Theresa May, the leader of the U.K.'s Conservative Party, has withdrawn the party's pledge to join China and the U.S. in the blanket banning of domestic ivory sales. Replacing the commitment of previous manifestos is a pledge to collaborate with international organizations to protect endangered species.
Currently, it is illegal in the U.K. to sell ivory which has been obtained from elephants who were killed after 1947. Nonetheless, dealers are not required by law to provide any documentary evidence of the ivory's age, and critics claim that the ivory market in the U.K. is ostensibly a cover for illegal trade.
Since 1989, there has been an international ban on the sale of ivory, however many countries, including China, the U.S. and U.K. permitted the domestic sale of antique ivory. In September 2016, at the International Union for Conservation of Nature in Hawaii, delegates voted to close the domestic trade in countries where it still exists. Although the agreement has no legal authority, conservationists were hopeful that the text would prompt countries to ban any domestic sales of the precious material.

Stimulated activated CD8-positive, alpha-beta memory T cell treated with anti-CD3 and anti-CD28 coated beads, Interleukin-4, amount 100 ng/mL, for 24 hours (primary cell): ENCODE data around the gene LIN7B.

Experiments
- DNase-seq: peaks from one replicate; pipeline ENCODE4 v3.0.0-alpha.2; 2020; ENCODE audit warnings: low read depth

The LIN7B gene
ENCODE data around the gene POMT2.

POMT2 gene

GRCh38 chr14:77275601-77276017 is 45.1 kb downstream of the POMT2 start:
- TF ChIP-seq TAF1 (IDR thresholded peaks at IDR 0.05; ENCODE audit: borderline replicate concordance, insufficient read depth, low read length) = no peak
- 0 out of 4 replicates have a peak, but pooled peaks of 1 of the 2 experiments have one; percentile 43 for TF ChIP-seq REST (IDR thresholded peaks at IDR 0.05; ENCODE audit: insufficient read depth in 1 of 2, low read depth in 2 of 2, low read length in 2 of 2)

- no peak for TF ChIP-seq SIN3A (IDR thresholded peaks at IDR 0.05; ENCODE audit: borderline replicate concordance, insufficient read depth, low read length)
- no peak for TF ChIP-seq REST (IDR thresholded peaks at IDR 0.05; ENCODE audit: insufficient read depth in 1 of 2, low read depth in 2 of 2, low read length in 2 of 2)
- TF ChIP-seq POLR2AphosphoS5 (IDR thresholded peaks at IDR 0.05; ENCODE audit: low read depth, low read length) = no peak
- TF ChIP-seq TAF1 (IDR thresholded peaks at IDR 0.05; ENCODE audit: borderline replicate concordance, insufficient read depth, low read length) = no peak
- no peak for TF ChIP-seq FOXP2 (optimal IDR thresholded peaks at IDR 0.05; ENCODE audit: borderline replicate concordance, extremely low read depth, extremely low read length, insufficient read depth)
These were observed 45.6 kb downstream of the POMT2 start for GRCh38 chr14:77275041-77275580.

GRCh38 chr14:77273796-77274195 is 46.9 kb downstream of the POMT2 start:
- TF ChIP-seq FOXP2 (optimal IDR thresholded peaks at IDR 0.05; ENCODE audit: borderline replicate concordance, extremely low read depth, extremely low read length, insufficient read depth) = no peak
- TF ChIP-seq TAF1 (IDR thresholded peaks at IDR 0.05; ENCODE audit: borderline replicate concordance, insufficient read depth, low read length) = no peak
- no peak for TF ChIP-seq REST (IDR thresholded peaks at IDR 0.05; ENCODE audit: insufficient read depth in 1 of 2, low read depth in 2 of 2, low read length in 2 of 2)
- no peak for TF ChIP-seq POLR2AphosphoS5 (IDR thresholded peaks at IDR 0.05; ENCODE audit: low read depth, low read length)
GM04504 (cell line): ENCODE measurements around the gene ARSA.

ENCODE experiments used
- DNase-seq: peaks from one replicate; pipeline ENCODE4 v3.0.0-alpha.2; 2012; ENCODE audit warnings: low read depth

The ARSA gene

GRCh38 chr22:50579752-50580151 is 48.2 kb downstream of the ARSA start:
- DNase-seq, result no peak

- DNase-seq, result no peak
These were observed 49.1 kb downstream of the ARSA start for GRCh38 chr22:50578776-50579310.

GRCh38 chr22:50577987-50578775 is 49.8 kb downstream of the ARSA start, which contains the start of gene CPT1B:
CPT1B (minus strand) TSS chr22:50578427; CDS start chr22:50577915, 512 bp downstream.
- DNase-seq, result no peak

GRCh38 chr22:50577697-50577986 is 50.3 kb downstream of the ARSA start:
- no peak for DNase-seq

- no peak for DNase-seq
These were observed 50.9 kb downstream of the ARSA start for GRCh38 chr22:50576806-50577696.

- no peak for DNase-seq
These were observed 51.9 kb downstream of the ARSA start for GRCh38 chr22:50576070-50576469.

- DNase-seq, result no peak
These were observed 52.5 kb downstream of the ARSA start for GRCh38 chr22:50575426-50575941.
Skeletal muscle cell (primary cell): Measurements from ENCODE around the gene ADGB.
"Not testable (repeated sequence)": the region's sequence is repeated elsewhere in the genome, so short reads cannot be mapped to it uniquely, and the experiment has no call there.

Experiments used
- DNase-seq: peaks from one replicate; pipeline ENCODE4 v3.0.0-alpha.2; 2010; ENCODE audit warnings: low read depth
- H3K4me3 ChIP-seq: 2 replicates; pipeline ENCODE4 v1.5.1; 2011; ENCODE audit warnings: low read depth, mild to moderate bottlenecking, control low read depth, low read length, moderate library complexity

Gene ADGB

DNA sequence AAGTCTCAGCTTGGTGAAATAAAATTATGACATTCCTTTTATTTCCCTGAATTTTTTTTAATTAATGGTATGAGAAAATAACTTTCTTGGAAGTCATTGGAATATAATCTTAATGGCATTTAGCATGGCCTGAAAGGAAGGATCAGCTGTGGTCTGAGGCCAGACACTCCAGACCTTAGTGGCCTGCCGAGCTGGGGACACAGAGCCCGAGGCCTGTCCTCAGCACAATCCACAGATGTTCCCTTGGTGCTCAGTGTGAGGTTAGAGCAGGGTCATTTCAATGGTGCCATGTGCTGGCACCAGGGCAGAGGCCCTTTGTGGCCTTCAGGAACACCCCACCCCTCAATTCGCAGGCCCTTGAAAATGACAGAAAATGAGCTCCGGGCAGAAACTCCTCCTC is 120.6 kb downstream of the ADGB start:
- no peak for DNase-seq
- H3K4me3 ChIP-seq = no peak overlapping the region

In 2009, the BBC's David Harper investigated Britain's role and involvement in the ivory supply chain.
"Amazingly London, right here, is one of the world's biggest markets for the sale of illegal ivory and on top of that, Britain, London in particular, is the world's third largest supplier of illegal ivory to America."